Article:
You may think that working on a cruise ship is like any other job. While you do have similar job descriptions, in the end, there is so much more to it. Working on board, you will have to do things you never dreamed of, get confronted with problems that would have never even come up on land, and be in situations you will never could have imagined.
Since the situation can be so stressful and unpredictable, here are five things you will learn while working on a cruise ship regardless of your position.
Being on time
On land, if you are not on time at work, your colleague will be mad because he or she had to cover the extra time. On a cruise ship, that will happen as well, but if you are not on time for your shift, that could mean that you miss the start of the meeting point and get lost during disembarkation and everything becomes a chaos.
Also if you are in port and miss the all-on-board time, you will be left behind. You will be stranded in, for example, Marseille and you have to make your own way to Genoa for the next day to catch your ship again and it will for sure lead to a warming.
Working harder than most others
If you are not prepared to work, working on a cruise ship is not the job for you. The contract itself states that you will be working 11 hours a day for seven days a week for the duration of your contract. It also states that your boss can make you legally work up to 14 hours a day as long as you get 77 hours of rest during the week. Now if you still think your 40 hour work week it tough, think again.
In addition to working a lot, we have hard jobs, especially the crew. Working in the bar on land entails taking orders, serving drinks, and cashing customers. If you have the same position while working on board you have to do all the usual tasks, as well as direct guests to all the different activities of the ship, participate in drills, prepare and execute all the extra events along with normal operations. There are so many hidden tasks that come with your usual job while on board, so you end up working harder.
Separating business and personal
You will spend the next six months on the same boat with more or less the same people. Most likely your colleagues will be your friends, and you might even date one of them. Therefore, you have to become really good at separating business from personal. You might have to give a warning to your significant other one day at work because they were not doing their job correctly. If you let it, this could interfere in your relationship. You might have gotten into an argument with a friend at work over something, but at the end of the shift you put it aside and go to the crew bar. This will become automatic and normal, but it is a great skill to have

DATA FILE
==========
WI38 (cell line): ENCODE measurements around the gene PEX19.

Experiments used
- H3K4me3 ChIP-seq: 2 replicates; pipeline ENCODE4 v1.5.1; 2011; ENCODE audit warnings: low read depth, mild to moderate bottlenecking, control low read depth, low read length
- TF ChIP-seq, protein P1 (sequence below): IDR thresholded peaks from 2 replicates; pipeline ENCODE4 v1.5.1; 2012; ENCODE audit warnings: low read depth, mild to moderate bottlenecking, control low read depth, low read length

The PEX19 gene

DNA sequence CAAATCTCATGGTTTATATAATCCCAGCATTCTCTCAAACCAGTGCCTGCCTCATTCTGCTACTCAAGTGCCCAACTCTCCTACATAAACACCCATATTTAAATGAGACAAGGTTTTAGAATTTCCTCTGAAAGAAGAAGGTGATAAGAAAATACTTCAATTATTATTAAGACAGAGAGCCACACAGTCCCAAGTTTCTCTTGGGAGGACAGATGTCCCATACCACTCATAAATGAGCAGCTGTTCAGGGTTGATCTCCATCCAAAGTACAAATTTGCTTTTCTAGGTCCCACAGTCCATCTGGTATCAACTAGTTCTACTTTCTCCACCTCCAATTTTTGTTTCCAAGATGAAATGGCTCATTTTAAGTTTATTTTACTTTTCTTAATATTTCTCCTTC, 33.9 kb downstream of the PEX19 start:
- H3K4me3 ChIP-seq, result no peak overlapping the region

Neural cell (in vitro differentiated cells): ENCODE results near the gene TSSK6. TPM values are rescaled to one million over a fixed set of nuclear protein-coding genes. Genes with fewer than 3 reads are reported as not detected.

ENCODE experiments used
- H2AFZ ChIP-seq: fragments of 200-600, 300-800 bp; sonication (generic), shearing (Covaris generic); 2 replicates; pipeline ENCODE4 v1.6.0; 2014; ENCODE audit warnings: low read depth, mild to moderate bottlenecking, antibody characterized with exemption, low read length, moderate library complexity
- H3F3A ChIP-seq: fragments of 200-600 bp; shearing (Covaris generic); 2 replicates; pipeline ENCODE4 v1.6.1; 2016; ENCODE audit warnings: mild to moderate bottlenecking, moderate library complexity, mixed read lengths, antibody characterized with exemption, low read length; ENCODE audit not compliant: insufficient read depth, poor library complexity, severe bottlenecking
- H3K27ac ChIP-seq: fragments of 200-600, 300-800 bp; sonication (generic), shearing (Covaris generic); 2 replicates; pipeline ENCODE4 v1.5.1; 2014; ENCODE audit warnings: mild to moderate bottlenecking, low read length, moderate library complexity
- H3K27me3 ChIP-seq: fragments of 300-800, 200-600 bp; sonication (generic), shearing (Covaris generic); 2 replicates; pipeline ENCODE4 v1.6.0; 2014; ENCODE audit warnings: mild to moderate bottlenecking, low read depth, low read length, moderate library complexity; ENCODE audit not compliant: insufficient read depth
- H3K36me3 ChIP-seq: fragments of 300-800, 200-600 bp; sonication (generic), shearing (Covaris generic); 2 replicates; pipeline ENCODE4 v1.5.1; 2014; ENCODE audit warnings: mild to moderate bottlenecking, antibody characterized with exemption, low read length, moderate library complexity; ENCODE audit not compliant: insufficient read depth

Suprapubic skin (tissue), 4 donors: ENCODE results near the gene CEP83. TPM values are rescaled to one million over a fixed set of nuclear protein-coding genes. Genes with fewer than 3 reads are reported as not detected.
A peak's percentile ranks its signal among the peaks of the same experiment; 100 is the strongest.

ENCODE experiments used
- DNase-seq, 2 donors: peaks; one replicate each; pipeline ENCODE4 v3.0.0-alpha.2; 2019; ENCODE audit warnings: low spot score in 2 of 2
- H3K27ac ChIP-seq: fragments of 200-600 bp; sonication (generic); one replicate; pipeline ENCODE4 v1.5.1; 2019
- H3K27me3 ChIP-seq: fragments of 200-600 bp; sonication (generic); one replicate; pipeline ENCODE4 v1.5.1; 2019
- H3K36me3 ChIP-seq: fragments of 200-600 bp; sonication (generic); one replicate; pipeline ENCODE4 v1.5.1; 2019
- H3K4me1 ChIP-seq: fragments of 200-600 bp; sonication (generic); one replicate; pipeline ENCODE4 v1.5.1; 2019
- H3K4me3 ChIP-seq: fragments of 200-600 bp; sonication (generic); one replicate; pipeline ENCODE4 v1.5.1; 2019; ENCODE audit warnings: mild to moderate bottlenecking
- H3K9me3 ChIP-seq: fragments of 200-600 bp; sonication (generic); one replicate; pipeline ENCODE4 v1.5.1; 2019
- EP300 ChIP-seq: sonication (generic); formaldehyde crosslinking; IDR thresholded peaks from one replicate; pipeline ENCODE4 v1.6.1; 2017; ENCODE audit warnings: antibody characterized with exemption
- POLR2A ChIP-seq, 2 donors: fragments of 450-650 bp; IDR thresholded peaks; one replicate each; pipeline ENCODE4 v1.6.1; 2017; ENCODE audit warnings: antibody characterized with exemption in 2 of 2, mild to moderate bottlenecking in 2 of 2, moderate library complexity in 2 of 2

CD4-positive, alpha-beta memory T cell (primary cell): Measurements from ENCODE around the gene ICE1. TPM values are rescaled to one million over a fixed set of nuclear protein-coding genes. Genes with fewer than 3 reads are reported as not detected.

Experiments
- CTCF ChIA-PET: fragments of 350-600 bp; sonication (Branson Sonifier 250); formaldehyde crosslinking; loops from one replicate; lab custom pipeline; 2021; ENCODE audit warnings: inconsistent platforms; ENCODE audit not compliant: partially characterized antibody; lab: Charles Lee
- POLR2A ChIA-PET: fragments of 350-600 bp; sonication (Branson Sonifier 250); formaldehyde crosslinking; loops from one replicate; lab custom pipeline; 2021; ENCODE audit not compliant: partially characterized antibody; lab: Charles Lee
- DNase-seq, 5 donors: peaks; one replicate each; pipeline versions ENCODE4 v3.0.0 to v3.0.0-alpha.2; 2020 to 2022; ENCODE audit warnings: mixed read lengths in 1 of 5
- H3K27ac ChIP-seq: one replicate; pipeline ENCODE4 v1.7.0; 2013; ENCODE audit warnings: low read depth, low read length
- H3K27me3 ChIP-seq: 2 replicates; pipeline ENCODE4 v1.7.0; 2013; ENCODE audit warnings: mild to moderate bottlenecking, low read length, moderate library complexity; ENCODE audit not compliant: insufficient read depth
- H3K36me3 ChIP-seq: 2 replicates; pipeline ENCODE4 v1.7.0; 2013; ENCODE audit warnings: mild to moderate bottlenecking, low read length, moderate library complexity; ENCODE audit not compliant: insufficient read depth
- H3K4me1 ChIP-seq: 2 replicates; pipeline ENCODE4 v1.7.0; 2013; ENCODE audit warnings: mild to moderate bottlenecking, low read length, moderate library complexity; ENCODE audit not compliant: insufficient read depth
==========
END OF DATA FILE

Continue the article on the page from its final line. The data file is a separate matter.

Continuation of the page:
Learning fast and applying it efficiently
This one applies on land as well, but I have never seen people being thrown in the deep end as soon as while working on a cruise ship. I embarked at 1 pm, and by 8 pm I was in uniform at the desk talking to customers. You get maybe one week before the team expects you to know everything if you are entirely new. Of course, you will get help and assistance if you need it, but you just have to start learning and working overnight, while on land you would get training for maybe a month. This is something you should highlight if you have stopped working onboard and are looking for a job on land.
Connect with people in a very short time
As you know, a contract only lasts six to eight months, and everybody's contract starts and ends on a different day. Therefore, your best friend may leave two months after you got there and you have to make friends with a new person. You might have a completely different team at the end of your contract then the team you started with. You have to be able to connect with people and form relationships that will last for at least that contract so that you can enjoy your time on board and all the perks that come with it. If you don't know how to do this yet, do not worry. The crew will approach you and try to get to know you. You just have to play along.
Those are five of the many skills you probably picked up while working on a cruise ship regardless of the position. These are all skills used in real life as well as the rest of your professional career. If you are interested to check out more cruise ship related content, feel free to do so here.
If you have any other skills or stories to share with me, feel free to do so in the comments below or on social media.